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IoT conundrum: How to power buried sensors

Even in its early stages of deployment, much of the Internet of Things will be hidden from users.  Sensors will be buried in concrete, for instance, detecting signs of infrastructure decay or post-seismic damage.  And tiny sensors will be implanted inside human bodies to detect problems with heart valves. 

Of course, it's not practical or perhaps even possible to change the batteries of sensors buried inside a bridge or the foundation of a building, so those sensors will have to be self-powered. 

That’s just what Shantanu Chakrabartty has developed – tiny, self-powered sensors capable of regenerating electrical energy. The trick is a tongue-twister technology called “piezoelectricity-driven hot electron injection.”

"Piezoelectricity is something that converts mechanical energy into electrical energy," explained Chakrabartty, an assistant professor of electrical engineering and computer engineering at Michigan State University. "What hot electron means is that the voltage that this electricity generates is large enough that it can create electrons that have a lot of energy."

Put simply, when something presses on one of Chakrabartty's sensors – developed under grants from the National Science Foundation – the mechanical force is translated into electrical energy.  The charge that is generated is then sufficient to be saved in the sensor's tiny on-board flash memory. That means sensors implanted in roadways or bridges could be powered by the vibration of passing vehicles.

"Think of a box with holes that is filled with sand, and the sand corresponds to electrons," said Chakrabartty.  "When one shakes the box, some of the sand will pop out of the holes. The sand that pops out represents the hot-electrons or high-energy electrons. By measuring the amount of sand that pops out, one could infer how hard one shook the box.  And by changing the size of the holes one could detect different levels of mechanical excitation. This is equivalent to changing the electronic threshold on the sensor."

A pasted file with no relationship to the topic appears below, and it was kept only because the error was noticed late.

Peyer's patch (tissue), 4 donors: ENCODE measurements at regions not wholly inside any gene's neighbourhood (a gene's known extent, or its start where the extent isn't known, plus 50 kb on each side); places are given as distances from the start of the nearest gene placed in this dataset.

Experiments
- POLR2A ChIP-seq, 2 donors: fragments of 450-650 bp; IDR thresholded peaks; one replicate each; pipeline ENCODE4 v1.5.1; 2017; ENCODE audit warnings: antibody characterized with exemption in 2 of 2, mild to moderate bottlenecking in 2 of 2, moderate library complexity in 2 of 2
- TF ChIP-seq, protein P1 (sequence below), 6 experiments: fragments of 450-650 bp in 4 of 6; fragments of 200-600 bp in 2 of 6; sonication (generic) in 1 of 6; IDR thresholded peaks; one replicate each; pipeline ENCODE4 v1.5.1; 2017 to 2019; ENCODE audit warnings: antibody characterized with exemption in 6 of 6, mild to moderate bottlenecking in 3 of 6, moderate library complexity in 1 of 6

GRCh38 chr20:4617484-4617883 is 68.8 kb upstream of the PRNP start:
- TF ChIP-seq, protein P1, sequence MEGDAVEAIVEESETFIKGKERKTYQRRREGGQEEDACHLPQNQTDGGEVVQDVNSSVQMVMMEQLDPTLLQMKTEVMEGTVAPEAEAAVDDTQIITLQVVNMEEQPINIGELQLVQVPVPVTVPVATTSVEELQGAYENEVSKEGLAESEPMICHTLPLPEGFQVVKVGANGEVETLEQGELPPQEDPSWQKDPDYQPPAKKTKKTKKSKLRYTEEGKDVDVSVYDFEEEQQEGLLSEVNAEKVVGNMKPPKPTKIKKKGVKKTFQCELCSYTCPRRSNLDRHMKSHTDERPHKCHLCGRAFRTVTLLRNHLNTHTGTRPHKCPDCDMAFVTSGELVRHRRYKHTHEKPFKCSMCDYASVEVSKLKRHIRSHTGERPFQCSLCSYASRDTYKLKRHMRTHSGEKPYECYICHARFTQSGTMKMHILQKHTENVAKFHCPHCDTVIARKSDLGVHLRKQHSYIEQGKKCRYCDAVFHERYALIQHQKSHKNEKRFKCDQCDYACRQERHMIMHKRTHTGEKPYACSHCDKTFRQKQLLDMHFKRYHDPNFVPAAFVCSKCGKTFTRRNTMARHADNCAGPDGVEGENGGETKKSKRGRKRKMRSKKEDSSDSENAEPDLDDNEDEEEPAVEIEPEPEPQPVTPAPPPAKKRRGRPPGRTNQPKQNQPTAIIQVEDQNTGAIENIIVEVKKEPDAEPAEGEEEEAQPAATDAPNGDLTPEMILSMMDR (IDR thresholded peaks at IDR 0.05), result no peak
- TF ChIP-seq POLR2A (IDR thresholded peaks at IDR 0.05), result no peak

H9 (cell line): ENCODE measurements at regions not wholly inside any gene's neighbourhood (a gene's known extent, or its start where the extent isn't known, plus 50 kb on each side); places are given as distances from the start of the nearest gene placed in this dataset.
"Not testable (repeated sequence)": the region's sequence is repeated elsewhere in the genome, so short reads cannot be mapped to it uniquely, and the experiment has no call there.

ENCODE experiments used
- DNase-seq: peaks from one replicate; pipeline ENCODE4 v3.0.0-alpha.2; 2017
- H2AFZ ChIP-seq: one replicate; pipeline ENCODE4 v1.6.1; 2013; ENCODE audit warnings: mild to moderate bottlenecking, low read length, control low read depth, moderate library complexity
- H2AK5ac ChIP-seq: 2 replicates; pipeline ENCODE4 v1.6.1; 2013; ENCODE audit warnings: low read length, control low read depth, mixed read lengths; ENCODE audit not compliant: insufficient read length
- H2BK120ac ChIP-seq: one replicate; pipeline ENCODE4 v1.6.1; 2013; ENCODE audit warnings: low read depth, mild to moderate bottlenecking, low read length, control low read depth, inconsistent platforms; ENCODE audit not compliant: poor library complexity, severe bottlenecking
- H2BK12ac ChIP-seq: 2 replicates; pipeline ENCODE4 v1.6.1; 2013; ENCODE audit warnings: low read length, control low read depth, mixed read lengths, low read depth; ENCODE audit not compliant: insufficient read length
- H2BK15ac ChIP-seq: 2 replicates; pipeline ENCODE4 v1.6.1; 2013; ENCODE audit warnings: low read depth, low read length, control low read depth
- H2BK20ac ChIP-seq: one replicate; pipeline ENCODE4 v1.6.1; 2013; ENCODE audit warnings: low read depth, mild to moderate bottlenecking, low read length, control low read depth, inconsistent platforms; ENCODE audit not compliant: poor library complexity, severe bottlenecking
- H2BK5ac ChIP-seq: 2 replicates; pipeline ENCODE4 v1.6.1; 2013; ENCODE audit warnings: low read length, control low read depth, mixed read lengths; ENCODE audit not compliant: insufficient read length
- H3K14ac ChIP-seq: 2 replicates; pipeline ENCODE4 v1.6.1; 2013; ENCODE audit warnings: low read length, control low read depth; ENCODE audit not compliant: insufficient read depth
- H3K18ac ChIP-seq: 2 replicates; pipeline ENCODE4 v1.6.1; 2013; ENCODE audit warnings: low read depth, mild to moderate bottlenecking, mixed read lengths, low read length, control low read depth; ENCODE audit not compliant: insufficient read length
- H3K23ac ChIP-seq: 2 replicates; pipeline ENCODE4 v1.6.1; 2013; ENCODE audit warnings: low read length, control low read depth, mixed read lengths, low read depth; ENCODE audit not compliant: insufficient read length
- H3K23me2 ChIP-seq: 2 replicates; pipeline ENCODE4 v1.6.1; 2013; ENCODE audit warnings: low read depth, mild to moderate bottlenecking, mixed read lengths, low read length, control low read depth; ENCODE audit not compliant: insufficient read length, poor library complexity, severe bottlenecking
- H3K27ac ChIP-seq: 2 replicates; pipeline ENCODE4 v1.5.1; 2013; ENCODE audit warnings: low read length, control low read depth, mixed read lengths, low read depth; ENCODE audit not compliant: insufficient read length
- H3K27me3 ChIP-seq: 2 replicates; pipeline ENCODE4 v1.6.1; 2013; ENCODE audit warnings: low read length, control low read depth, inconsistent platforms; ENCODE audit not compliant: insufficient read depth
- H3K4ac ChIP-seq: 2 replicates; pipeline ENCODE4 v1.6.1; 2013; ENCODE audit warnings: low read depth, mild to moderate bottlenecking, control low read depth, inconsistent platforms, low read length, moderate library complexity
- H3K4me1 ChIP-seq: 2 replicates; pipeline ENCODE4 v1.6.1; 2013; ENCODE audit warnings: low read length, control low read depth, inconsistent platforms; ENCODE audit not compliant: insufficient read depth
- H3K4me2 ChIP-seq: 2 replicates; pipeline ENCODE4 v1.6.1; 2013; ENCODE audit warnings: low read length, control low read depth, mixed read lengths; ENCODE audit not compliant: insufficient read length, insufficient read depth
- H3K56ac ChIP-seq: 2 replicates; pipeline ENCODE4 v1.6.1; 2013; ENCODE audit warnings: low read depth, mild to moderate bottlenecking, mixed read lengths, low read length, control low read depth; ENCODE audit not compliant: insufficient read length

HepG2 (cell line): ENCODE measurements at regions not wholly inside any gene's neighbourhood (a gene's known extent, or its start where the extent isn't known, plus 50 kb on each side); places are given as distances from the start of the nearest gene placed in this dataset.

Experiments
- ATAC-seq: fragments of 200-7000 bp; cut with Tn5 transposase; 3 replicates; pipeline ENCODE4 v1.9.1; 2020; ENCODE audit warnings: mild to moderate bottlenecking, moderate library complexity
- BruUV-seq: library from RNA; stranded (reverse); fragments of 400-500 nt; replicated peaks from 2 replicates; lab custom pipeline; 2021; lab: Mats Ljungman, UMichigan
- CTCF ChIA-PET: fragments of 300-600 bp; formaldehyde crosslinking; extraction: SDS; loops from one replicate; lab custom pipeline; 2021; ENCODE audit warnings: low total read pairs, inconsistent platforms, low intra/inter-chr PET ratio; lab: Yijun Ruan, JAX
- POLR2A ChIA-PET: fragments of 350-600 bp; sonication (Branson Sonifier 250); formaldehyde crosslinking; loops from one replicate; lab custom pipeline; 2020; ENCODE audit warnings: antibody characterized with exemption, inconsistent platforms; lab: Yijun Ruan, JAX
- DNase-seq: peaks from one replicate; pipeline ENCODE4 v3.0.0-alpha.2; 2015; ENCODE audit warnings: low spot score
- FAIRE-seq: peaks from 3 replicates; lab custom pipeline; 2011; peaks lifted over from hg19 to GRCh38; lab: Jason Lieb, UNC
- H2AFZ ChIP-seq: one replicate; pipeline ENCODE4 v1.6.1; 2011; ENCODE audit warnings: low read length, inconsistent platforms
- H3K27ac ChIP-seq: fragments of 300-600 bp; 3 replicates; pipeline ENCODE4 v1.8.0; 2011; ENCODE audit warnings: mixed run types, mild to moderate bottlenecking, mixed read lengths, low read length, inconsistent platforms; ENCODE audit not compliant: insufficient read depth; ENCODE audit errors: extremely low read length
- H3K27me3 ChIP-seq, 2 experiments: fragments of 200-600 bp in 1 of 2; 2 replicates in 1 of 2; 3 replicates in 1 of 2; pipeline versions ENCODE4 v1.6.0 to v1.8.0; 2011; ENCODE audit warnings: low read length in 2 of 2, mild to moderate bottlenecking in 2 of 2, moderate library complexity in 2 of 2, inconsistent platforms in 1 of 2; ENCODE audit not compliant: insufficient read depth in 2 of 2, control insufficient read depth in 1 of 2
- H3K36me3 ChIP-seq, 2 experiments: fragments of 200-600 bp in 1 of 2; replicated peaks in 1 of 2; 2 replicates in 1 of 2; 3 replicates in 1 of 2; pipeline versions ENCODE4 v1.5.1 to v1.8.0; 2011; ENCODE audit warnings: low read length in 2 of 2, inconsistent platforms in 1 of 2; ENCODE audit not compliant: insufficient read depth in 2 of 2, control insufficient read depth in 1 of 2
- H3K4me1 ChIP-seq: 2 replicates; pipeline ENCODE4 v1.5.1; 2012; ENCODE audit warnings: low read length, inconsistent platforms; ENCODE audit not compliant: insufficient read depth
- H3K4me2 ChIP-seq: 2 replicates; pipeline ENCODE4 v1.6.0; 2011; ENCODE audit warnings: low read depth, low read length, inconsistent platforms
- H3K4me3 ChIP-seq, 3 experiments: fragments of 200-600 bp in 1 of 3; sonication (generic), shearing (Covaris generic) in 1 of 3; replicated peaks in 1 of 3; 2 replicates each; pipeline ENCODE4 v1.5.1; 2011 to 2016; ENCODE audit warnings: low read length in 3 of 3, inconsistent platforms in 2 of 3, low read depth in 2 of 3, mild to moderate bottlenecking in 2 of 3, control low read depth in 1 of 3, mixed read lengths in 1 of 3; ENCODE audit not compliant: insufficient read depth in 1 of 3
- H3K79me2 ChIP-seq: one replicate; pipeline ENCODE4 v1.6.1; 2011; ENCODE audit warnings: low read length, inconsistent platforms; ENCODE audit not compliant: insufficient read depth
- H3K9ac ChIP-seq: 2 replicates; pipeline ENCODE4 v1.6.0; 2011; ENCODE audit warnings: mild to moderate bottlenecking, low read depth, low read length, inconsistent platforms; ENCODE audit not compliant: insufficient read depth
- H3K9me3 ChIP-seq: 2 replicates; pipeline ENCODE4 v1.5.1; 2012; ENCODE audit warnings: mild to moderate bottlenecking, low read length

When a network of such sensors is deployed inside structures – whether buildings or, say, turbines in a wind farm – the readings can also give engineers critical and detailed data about the stresses experienced by the structures and their potential for failure.

According to Chakrabartty, the sensors developed for infrastructure sensing are approximately an inch in diameter.  In-body sensors, on the other hand, are approximately a cubic centimeter in size.

For the present, he says, the devices don't generate enough energy to transmit data. "But as long as we can record the event and how many times that event occurred later on we can retrieve that information using an RFID scanner," Chakrabartty said. "For the medical sensors we use a diagnostic ultrasound to ping the sensors and retrieve the information."

Chakrabartty's sensors are already being deployed to the field – and a private-sector company named Piezonics has been formed to develop and market the technology, said Chakrabartty. In the meantime, he is still working on improvements. 

"I'm still looking at how can we make the sensors even more energy-efficient so that even a much smaller strain can be recorded," Chakrabartty said.  "And we're trying to enhance the capabilities of the sensors to measure other things like temperature and radiation."

Posted by Patrick Marshall on Mar 10, 2015 at 11:27 AM


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